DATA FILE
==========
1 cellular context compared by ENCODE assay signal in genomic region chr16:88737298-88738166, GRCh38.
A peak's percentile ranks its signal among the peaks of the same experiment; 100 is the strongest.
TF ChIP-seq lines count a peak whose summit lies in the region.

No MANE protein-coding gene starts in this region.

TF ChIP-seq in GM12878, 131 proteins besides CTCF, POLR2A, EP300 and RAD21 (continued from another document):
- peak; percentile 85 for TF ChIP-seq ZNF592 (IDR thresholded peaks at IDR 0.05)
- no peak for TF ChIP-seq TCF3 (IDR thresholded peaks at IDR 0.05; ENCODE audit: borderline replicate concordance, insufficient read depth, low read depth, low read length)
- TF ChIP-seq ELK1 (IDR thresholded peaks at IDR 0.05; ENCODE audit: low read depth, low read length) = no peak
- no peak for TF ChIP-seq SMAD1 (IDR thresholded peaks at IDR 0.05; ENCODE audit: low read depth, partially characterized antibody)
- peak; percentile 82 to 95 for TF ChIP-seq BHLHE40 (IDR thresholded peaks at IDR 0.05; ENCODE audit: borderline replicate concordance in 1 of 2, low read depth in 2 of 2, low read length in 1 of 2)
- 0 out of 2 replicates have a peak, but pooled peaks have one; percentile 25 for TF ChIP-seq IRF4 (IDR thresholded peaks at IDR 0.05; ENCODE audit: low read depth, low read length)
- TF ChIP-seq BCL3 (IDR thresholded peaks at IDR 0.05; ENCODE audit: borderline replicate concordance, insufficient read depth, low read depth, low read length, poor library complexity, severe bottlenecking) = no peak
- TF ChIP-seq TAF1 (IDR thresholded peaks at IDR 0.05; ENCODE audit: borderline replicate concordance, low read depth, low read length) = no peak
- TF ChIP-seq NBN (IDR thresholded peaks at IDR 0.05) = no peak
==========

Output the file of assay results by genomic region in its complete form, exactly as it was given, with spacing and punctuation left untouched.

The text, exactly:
1 cellular context compared by ENCODE assay signal in genomic region chr16:88737298-88738166, GRCh38.
A peak's percentile ranks its signal among the peaks of the same experiment; 100 is the strongest.
TF ChIP-seq lines count a peak whose summit lies in the region.

No MANE protein-coding gene starts in this region.

TF ChIP-seq in GM12878, 131 proteins besides CTCF, POLR2A, EP300 and RAD21 (continued from another document):
- peak; percentile 85 for TF ChIP-seq ZNF592 (IDR thresholded peaks at IDR 0.05)
- no peak for TF ChIP-seq TCF3 (IDR thresholded peaks at IDR 0.05; ENCODE audit: borderline replicate concordance, insufficient read depth, low read depth, low read length)
- TF ChIP-seq ELK1 (IDR thresholded peaks at IDR 0.05; ENCODE audit: low read depth, low read length) = no peak
- no peak for TF ChIP-seq SMAD1 (IDR thresholded peaks at IDR 0.05; ENCODE audit: low read depth, partially characterized antibody)
- peak; percentile 82 to 95 for TF ChIP-seq BHLHE40 (IDR thresholded peaks at IDR 0.05; ENCODE audit: borderline replicate concordance in 1 of 2, low read depth in 2 of 2, low read length in 1 of 2)
- 0 out of 2 replicates have a peak, but pooled peaks have one; percentile 25 for TF ChIP-seq IRF4 (IDR thresholded peaks at IDR 0.05; ENCODE audit: low read depth, low read length)
- TF ChIP-seq BCL3 (IDR thresholded peaks at IDR 0.05; ENCODE audit: borderline replicate concordance, insufficient read depth, low read depth, low read length, poor library complexity, severe bottlenecking) = no peak
- TF ChIP-seq TAF1 (IDR thresholded peaks at IDR 0.05; ENCODE audit: borderline replicate concordance, low read depth, low read length) = no peak
- TF ChIP-seq NBN (IDR thresholded peaks at IDR 0.05) = no peak